And the baby’s gonna sleep well. And then there are the babies that actually sleep quite average, but we label them as bad sleepers because we as a society have a really narrow view of healthy sleep. And so they’re waking like twice a night, they need a little support, you know, but they’re not anything like super out there, but we still say they’re bad sleepers.

But they’re actually quite normal. So they’re just really misunderstood and maybe they need some schedule adjustments because most generic schedules are just averages or expect way too much sleep. So maybe they need some schedule adjustments and a little, little sleep hygiene cleanup, a little bit of bedtime routine intention, and they’re gonna sleep okay.

And then we have a really, really wakeful babies. And I feel like half of those, and that’s not like an actual percentage, but like, you know, a good portion of them there’s something medically going on that we need to pay attention to. And another good portion of them are highly sensitive temperament wise, and we can’t fix that.

We have to learn to work with that. And I see a ton of those babies because you need to reach out for more help, and you need to be so much more intentional if you have a baby that is, you know, extremely wakeful. And so some of those extremely wakeful babies we, like, You know, clean up their schedule, and we do sleep hygiene stuff, and we make some changes, and their wakings drop a lot.

And some of them are just super highly sensitive. And it’s just a whole different journey with a baby like that. And then some of them, it’s, you know, it’s digestive issues. They, they have intolerances. They have really bad reflux. They, they have something going on. We’re going to find out later on that they have sleep disordered breathing.

You know, something like that. We’re We might not have all the pieces to identify it as a baby, but you’ll look back and be like, well, yeah, no wonder they were waking so much, right? They weren’t comfortable. They were having something that was medically going on that we couldn’t fully address, or we could address, and then we saw a huge improvement, right?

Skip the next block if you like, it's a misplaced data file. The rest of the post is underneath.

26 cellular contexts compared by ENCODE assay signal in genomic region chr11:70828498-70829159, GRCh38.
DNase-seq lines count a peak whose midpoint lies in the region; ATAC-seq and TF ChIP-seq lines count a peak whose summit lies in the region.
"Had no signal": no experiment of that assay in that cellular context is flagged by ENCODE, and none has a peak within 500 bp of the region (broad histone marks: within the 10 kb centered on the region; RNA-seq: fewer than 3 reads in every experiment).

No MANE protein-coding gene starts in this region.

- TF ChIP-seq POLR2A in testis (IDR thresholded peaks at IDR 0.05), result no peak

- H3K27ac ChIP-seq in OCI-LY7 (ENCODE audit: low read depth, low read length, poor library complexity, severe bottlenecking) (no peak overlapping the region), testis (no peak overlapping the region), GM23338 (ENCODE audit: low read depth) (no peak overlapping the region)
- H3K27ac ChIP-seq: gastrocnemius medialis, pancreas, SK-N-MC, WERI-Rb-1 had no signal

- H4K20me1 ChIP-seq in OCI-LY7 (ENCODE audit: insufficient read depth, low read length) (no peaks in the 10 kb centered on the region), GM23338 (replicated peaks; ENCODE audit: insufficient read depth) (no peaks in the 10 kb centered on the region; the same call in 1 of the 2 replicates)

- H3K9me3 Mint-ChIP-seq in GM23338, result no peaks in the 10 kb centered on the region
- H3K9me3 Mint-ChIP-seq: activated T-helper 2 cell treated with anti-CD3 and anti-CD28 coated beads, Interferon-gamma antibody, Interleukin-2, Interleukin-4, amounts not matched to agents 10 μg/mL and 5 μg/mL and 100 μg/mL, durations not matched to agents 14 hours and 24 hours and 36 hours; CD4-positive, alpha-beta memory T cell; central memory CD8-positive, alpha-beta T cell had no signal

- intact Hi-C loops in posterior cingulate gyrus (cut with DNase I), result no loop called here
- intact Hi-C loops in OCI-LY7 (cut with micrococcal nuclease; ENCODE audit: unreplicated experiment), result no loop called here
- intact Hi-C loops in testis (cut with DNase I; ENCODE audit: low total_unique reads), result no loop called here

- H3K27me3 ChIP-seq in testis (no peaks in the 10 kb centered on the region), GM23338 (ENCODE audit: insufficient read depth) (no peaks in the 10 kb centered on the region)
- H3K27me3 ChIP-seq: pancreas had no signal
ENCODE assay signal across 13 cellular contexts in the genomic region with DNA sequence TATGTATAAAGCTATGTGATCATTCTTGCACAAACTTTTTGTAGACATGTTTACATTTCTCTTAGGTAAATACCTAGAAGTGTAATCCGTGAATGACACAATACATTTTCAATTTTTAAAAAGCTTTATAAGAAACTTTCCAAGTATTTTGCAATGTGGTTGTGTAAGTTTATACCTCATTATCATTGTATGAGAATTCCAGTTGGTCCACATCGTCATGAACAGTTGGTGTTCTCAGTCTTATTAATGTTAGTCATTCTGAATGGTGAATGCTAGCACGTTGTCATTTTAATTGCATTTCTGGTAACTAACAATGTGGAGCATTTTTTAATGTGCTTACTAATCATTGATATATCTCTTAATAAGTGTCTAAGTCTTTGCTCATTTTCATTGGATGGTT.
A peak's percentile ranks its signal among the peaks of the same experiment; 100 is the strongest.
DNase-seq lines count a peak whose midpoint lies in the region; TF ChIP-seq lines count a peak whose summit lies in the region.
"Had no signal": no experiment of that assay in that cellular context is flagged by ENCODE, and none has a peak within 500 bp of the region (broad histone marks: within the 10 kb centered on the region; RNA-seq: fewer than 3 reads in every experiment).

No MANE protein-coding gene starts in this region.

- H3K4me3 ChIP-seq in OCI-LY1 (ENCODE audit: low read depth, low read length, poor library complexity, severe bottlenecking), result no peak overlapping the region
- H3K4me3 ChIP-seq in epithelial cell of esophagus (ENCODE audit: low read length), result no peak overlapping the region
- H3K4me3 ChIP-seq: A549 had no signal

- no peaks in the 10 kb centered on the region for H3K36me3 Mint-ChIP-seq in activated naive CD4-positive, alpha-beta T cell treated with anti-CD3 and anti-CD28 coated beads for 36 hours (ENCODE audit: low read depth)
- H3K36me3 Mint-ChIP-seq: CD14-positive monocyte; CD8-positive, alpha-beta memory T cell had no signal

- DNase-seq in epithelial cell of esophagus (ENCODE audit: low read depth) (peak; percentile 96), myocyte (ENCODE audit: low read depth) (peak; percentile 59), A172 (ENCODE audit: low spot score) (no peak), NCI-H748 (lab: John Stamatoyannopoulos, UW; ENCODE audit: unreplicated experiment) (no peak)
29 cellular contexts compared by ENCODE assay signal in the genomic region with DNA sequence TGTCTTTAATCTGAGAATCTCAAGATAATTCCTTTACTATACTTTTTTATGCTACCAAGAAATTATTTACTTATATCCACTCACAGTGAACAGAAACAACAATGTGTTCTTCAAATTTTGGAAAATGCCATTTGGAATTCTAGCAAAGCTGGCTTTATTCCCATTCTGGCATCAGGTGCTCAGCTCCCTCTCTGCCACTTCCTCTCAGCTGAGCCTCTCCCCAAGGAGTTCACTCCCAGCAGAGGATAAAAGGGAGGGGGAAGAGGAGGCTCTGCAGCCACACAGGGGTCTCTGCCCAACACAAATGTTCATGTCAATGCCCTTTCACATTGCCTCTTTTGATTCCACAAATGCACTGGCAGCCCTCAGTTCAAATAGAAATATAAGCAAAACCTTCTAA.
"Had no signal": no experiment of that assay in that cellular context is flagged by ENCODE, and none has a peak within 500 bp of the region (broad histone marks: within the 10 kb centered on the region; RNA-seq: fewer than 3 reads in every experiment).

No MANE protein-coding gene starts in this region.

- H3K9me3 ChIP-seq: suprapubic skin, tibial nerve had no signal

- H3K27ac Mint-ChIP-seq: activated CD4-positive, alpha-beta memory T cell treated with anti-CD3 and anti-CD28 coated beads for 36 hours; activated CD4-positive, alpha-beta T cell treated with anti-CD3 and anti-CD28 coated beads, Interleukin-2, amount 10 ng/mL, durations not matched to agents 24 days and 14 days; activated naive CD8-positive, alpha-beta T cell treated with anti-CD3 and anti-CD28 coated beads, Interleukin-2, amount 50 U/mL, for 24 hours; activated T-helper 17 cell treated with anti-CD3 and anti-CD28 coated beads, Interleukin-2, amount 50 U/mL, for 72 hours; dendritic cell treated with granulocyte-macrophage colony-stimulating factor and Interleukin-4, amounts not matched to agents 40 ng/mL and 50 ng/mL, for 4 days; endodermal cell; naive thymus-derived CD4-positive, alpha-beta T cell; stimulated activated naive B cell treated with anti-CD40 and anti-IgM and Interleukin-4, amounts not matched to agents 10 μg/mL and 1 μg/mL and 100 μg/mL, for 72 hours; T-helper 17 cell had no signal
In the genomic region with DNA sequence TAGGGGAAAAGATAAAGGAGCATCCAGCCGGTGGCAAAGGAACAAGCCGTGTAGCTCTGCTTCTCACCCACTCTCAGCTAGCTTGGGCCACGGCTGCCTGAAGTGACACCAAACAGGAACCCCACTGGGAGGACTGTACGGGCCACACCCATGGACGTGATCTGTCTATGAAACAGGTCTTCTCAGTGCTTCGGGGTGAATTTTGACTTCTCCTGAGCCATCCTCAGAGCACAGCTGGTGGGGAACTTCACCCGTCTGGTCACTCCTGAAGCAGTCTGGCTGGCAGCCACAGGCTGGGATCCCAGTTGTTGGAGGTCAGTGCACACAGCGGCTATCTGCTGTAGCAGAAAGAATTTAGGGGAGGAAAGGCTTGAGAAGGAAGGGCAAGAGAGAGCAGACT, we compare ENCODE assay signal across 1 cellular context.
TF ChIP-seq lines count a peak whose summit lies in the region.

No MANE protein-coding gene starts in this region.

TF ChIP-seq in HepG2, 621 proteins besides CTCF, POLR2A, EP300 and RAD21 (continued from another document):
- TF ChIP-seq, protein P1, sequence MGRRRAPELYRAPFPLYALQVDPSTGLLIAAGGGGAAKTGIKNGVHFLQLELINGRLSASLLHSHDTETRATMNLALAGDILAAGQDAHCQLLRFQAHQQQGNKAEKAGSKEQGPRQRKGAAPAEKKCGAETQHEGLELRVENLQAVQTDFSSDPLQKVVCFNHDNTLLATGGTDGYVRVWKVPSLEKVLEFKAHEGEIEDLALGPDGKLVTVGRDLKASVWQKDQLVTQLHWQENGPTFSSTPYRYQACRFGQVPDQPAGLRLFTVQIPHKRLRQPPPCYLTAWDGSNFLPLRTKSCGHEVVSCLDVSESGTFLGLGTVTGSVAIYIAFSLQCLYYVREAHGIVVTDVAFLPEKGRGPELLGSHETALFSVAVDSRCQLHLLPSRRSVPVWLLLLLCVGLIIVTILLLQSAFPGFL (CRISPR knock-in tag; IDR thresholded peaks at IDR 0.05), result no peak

So, I don’t think it’s super simple. I think there’s just, different things going on with different types of babies. 

Heather: Well, I love that. And also, you know, what that made me think of, though, is on one hand, in our culture, we want our babies to sleep a long time. It’s like a good baby, quote unquote, sleeps a long time.

a long period of time, but then you do have one of those wakeful babies and you go to your pediatrician and you’re like, this baby doesn’t sleep and they blow it off and they’re just kind of like, yeah, that’s just a baby being a baby. And so it’s like, wait, is it normal or is it not normal? You know, like culturally, you’re telling me it should be this way, and then my pediatrician is telling me it’s totally fine and has no resources for me, no suggestions, and then later on you do find out your kid has sleep apnea, and you’re like, what would have happened if we found this out when they were a baby?

Could this have improved anything? I kind of do wish that we did a little bit more investigation on babies that were having sleep apnea. feeding and sleeping issues rather than just waiting it out. I feel like there’s these benchmarks, like, let’s just wait till they start solids and see what happens.

That’s a big one that I hear all the time with both sleeping and feeding issues. Once they start eating solids, they’ll sleep through the night. And I’m like, nobody, that’s probably not going to happen either. So what are your thoughts on this? 

Kim Hawley: It’s so true. But, and I think to throw another one in as a lot of times they’ll say, Oh, just do cry it out.

And I won’t investigate. Until you’ve done sleep training. When it’s like, there’s so many red flags, because that’s what I do. All my families, I’m screening for red flags. And red flags don’t mean there’s necessarily something wrong, but it’s like, okay, this, we need to look into this more, right? You need to go have like a, you know, we need to, we need to do a full actual, like, feeding consult.

You need a clinical lactation visit, or you need to go see a pediatric ENT, or we need to, like, figure out what’s going on with these digestive issues, right? So, like, that’s a big piece, because That’s not being addressed. That could be the largest driving factor behind why your baby’s waking eight times a night.

Right? And I know one can fix that until we get a sense of what’s actually Going on, like from a health, medical, comfort, you know, breathing, whatever it is perspective. And so, it is really frustrating when pediatricians blow it off, and that happens more than, than they are helpful, unfortunately. You know, like, we should be looking into underlying causes first.

Not, like, let’s just assume it’s nothing, and, you know, tell you to, you know, ignore it, especially when parents gut is saying there’s something wrong here. Like, my baby’s waking up screaming in pain every time they wake up. Like, that’s not normal. Like, that is not normal. Like, you know, I don’t know. I, I, I don’t know what the answer is, but it’s definitely challenging.


Maureen: it can be really frustrating when your gut tells you one thing, but the providers you see don’t really care about that. I mean, we see this a lot in lactation, I’m sure you do too, where every problem is a feeding problem, you know, so they get sent to us and we’re like, you know what, feeding is great, your milk supply is great, I don’t know why baby’s not gaining weight, but this is not the problem.